If a movie were to be filmed and then subsequently projected at 30 or 60 fps, for example, when you watched it, you'd come back with the feeling that it's "fake" or "poorly done." This isn't actually because that's the case, but rather because, as you've become accustomed to watching certain things at 24 fps such as movies and TV shows, and other things at 30 fps such as sports or the news, your brain makes the association that 24 fps content is "film" and 30 fps content is "live." The mystique behind film itself as an art relies on combining so many different factors together to create what you eventually see at the theater or on your home television, and even something as subtle as raising the frame rate by 25% can literally be enough to ruin your ability to enjoy a film.

    I wish I had a comparison video to show you, but I've never seen one and am too lazy to look one up for the purpose of this post, but the effect that frame rate has on perception of content really is amazing and definitely not worth dismissing.

    The best example I can think of might be the first Spidey/Goblin fight scene from Spider Man 3. While the movie was horrible, that fight and its camera movement were so fast that the frame rate of the recording couldn't keep a fluid image on the screen when I saw it. To increase the frame rate of the entire movie would have ruined it almost as much as Raimi's writing, and doing so for one scene simply isn't feasible.

  • by CorporateSuit (1319461) on Monday April 12, 2010 @01:26PM (#31819192)
    Now that you have a group of "friends" to study, perhaps you should check the correlation of those who experienced more depth with those who play more sports. Basketball, Football, Golf, and others heavily rely on binocular vision for success, whereas sitting behind a 2-D computer screen at work all day requires none. Perhaps your binocular vision is atrophic from years and years of 2-D stimulation and theirs is hypersensitive because they've been trying to throw a ball into a hoop at varying distances an hour before the movie started. Or perhaps they prefer sports more than you do because they have greater binocular vision than you do... or maybe there is no correlation at all!

    Then, to test for a potential cause/effect, grab a class of students. Have half of them shoot hoops, and half play a computer game or draw, and then have them all watch a 3D movie, and rate the experience (based on scenes), and see if even a small exercise before the movie can prime the binocular controller in your brain.

    The possibilities, the possibilities!
  • by UpnAtom (551727) on Monday April 12, 2010 @04:09PM (#31821718) Homepage
    Avatar was designed to be 3D from the start whereas Alice wasn't.

    For some, this may be incredibly important.

    Current technology is not true 3D - the actual distance of where your eyes are looking hasn't changed. All the current technology does is present a different 2D perspective to each eye.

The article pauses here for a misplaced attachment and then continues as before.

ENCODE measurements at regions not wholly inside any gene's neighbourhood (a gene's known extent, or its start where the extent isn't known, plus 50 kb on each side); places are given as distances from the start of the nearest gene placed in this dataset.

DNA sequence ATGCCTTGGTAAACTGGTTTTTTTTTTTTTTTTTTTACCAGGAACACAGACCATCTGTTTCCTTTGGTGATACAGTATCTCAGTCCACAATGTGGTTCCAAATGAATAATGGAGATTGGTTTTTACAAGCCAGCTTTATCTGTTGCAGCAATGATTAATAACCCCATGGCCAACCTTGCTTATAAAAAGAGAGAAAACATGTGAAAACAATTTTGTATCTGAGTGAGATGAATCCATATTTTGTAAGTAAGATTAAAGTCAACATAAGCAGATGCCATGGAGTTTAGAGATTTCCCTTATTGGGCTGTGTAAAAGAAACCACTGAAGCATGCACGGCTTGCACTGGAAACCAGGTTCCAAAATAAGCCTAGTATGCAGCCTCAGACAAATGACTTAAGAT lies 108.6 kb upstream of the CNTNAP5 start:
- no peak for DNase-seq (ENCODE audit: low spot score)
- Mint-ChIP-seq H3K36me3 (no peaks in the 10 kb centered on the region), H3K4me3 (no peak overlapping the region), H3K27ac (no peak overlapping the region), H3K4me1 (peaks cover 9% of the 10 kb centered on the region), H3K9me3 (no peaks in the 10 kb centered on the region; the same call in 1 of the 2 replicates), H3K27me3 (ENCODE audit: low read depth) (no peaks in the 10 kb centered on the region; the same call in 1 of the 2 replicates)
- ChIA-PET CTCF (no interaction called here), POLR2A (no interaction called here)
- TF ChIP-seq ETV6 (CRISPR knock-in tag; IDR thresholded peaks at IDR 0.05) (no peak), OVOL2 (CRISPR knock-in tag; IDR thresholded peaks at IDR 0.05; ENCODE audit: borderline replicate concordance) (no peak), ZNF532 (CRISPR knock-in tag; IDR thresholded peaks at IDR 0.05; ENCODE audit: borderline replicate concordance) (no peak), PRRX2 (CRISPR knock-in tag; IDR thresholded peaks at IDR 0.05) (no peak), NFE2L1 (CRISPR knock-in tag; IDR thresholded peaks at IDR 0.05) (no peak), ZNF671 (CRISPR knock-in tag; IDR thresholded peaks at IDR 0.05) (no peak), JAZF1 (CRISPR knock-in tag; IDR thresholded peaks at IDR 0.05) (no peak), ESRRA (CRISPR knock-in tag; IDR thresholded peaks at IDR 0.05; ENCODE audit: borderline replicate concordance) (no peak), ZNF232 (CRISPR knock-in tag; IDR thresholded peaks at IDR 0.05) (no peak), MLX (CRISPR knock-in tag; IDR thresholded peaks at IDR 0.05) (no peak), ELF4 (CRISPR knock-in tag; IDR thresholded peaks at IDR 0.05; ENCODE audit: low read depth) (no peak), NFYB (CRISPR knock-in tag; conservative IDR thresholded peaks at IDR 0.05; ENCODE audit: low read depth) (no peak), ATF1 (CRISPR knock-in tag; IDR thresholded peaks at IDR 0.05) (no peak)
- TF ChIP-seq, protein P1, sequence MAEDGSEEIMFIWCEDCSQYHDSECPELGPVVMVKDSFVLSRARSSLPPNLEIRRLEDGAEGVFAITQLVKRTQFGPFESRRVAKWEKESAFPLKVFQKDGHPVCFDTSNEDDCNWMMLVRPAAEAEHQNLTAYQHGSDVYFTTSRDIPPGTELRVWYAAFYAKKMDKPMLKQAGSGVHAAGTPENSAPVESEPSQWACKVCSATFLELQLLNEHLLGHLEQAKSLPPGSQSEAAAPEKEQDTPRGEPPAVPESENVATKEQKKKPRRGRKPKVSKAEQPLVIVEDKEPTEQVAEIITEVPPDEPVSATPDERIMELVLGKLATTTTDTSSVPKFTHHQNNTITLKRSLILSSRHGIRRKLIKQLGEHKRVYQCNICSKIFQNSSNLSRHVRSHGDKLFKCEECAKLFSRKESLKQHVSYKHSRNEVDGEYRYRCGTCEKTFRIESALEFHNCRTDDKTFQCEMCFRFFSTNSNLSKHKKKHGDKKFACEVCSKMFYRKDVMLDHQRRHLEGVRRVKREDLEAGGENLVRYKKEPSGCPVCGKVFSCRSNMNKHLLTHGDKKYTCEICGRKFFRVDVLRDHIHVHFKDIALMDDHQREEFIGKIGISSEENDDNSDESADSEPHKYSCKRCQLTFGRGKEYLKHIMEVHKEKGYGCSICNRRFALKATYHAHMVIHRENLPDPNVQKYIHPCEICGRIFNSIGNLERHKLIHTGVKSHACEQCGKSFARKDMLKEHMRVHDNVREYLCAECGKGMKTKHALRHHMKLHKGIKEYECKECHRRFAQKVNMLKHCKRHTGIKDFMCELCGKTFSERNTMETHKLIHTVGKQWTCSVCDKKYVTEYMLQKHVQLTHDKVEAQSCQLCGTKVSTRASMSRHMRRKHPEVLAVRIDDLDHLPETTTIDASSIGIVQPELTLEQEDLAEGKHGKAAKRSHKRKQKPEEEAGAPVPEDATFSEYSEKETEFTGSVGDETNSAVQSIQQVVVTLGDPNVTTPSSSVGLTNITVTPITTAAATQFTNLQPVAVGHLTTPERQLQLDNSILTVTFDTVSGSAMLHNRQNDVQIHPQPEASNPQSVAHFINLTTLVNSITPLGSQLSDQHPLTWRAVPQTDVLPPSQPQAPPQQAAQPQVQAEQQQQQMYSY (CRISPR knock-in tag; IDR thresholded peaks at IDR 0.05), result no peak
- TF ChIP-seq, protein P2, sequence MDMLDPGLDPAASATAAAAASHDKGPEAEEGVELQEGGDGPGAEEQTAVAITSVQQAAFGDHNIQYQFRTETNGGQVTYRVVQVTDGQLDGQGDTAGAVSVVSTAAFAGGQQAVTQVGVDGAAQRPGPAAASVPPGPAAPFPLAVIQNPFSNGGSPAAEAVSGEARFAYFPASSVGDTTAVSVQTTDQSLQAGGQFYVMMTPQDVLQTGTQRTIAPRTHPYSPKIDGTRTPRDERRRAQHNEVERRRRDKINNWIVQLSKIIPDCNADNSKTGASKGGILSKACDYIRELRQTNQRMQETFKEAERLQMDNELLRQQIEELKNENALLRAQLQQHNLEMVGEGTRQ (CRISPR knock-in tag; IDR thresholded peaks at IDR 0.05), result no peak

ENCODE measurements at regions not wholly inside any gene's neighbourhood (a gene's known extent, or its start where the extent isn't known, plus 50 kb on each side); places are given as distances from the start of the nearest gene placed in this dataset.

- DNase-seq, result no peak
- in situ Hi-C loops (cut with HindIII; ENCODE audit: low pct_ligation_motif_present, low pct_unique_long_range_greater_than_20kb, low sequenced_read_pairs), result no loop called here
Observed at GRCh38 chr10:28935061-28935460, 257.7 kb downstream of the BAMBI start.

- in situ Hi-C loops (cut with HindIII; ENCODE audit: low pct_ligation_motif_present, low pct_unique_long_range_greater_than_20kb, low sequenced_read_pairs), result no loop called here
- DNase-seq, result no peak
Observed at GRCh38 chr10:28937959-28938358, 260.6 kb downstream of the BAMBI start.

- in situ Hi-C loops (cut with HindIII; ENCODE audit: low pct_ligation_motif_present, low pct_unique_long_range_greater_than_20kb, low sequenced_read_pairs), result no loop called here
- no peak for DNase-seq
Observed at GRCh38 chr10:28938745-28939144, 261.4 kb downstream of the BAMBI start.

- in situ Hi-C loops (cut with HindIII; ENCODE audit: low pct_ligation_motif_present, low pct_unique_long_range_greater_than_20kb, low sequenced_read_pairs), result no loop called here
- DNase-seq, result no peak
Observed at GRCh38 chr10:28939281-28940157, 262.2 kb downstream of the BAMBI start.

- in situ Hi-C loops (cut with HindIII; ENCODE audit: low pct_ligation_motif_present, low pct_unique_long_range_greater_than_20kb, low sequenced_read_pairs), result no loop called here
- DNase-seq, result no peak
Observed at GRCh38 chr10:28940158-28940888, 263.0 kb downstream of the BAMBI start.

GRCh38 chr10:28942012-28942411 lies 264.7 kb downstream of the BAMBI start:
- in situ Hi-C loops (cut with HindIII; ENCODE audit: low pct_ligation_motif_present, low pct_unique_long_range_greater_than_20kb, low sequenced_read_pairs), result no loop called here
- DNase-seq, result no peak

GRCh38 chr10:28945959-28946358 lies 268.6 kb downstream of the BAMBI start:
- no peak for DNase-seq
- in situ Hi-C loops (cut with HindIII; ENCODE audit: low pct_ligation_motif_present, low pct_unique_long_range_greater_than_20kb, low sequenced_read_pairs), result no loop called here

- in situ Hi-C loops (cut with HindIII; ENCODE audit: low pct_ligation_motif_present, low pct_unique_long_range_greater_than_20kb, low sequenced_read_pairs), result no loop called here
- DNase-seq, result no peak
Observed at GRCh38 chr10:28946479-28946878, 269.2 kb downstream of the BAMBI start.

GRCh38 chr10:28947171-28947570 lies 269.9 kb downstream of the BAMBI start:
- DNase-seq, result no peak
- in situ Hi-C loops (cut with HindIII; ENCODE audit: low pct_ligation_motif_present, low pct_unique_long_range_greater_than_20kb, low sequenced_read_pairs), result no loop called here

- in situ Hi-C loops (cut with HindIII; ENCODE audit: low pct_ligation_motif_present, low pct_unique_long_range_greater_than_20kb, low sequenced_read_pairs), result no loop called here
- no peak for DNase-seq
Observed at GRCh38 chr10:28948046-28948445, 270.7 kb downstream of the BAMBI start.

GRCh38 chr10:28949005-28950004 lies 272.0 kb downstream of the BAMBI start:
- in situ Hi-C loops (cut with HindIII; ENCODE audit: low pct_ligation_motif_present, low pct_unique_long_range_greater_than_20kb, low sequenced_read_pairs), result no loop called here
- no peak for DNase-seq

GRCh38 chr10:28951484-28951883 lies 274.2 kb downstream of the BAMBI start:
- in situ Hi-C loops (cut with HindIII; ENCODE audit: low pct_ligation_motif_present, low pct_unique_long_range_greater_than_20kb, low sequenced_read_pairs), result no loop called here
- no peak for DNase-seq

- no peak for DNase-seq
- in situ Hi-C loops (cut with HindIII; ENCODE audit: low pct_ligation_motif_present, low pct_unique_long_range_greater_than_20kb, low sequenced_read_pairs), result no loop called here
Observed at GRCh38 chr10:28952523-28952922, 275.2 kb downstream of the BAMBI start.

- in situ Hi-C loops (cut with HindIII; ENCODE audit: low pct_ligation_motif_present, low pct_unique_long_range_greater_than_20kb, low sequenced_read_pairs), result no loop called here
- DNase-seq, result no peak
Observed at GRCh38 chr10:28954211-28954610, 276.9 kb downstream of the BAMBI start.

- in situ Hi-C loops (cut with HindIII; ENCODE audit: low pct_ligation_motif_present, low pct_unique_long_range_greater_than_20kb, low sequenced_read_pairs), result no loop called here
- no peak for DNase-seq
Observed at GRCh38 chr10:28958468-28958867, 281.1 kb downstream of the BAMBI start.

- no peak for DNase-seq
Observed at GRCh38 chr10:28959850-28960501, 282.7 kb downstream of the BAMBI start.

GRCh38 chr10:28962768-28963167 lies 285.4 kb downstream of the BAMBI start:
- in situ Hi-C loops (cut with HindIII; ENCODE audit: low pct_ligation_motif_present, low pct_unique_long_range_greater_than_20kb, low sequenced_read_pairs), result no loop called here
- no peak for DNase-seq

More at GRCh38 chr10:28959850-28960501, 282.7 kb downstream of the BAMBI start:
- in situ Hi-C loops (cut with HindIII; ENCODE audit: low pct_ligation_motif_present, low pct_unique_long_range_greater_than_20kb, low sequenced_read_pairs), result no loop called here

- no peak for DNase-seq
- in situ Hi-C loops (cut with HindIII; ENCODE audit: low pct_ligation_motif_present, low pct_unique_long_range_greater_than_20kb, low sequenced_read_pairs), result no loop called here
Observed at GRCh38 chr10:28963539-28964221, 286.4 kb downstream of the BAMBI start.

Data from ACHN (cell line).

So actually, it is your mind that is creating the 3D effect by extrapolating from those cues and ignoring others (focal distance, lack of physical movement, lack of tactile & smell cues).

    Now some people's brains create a more immersive 3D effect than others'. Early cinema goers ducked to avoid oncoming trains [holonet.khm.de]. Remote tribes first encountering TV often have similar experiences.
    All of us learn to distinguish between TV & reality (probably before our memory works around age 4) and use different brain modes for interpreting each. Books too.
    Now, I'm the kind of person who likes to sit in the front row in the cinema and pretend I'm at an IMAX. So when it came to Avatar, knowing that it was my mind making the 3D effect, I hypnotised myself to make it as immersive as possible (yes, I'm a hypnotherapist [deep-trance.com])

    So in the opening scene where you fly over the forest, my jaw dropped and I remember exclaiming “holy shit” out loud. Because I actually felt like I was there.

    The concept of having an alternative Avatar reality is the perfect metaphor for coping with this. I felt it was more that my 'Avatar' that was a bit faulty rather than any flaws with my sensory interpretation.
    However, I ran into problems about 20 mins in.
    For 50 years or more, 2D filmmakers have been panning and cutting shots because they knew that their audience wasn't treating the camera as their own physical perspective. But if you're fully immersed with a 3D experience, it makes you feel like you're moving & teleporting every few seconds.

    Avatar was designed to be 3D from scratch and does this much less. Still, after 20 mins I had major motion sickness. Alice in Wonderland was designed to be 2D, does a ton of cutting and panning, and would have been unwatchable for me in 3D.

    In the future, I think many scenes will have to be shot twice, or perhaps with multiple, moving 2D cameras and a static 3D camera for the same shot.

So... did you ever wonder, do garbagemen take showers before they go to work?

Working...